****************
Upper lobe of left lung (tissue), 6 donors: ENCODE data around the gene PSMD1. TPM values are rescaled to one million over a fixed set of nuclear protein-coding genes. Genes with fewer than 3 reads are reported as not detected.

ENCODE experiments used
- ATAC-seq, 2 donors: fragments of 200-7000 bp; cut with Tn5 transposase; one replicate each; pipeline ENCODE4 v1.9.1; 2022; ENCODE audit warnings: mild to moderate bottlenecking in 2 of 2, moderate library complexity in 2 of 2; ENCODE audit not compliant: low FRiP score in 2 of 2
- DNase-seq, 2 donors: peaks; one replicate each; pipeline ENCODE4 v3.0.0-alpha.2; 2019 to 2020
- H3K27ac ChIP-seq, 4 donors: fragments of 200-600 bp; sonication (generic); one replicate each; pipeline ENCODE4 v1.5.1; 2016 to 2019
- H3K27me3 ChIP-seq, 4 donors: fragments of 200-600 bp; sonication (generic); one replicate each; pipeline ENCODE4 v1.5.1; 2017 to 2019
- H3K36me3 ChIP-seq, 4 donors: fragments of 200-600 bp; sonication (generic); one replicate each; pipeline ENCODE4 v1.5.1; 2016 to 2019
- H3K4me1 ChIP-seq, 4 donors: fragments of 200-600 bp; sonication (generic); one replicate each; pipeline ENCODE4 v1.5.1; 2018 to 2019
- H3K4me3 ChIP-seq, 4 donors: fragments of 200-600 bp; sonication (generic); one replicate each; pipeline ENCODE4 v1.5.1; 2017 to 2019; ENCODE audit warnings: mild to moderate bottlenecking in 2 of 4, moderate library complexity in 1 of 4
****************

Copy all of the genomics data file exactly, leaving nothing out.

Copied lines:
Upper lobe of left lung (tissue), 6 donors: ENCODE data around the gene PSMD1. TPM values are rescaled to one million over a fixed set of nuclear protein-coding genes. Genes with fewer than 3 reads are reported as not detected.

ENCODE experiments used
- ATAC-seq, 2 donors: fragments of 200-7000 bp; cut with Tn5 transposase; one replicate each; pipeline ENCODE4 v1.9.1; 2022; ENCODE audit warnings: mild to moderate bottlenecking in 2 of 2, moderate library complexity in 2 of 2; ENCODE audit not compliant: low FRiP score in 2 of 2
- DNase-seq, 2 donors: peaks; one replicate each; pipeline ENCODE4 v3.0.0-alpha.2; 2019 to 2020
- H3K27ac ChIP-seq, 4 donors: fragments of 200-600 bp; sonication (generic); one replicate each; pipeline ENCODE4 v1.5.1; 2016 to 2019
- H3K27me3 ChIP-seq, 4 donors: fragments of 200-600 bp; sonication (generic); one replicate each; pipeline ENCODE4 v1.5.1; 2017 to 2019
- H3K36me3 ChIP-seq, 4 donors: fragments of 200-600 bp; sonication (generic); one replicate each; pipeline ENCODE4 v1.5.1; 2016 to 2019
- H3K4me1 ChIP-seq, 4 donors: fragments of 200-600 bp; sonication (generic); one replicate each; pipeline ENCODE4 v1.5.1; 2018 to 2019
- H3K4me3 ChIP-seq, 4 donors: fragments of 200-600 bp; sonication (generic); one replicate each; pipeline ENCODE4 v1.5.1; 2017 to 2019; ENCODE audit warnings: mild to moderate bottlenecking in 2 of 4, moderate library complexity in 1 of 4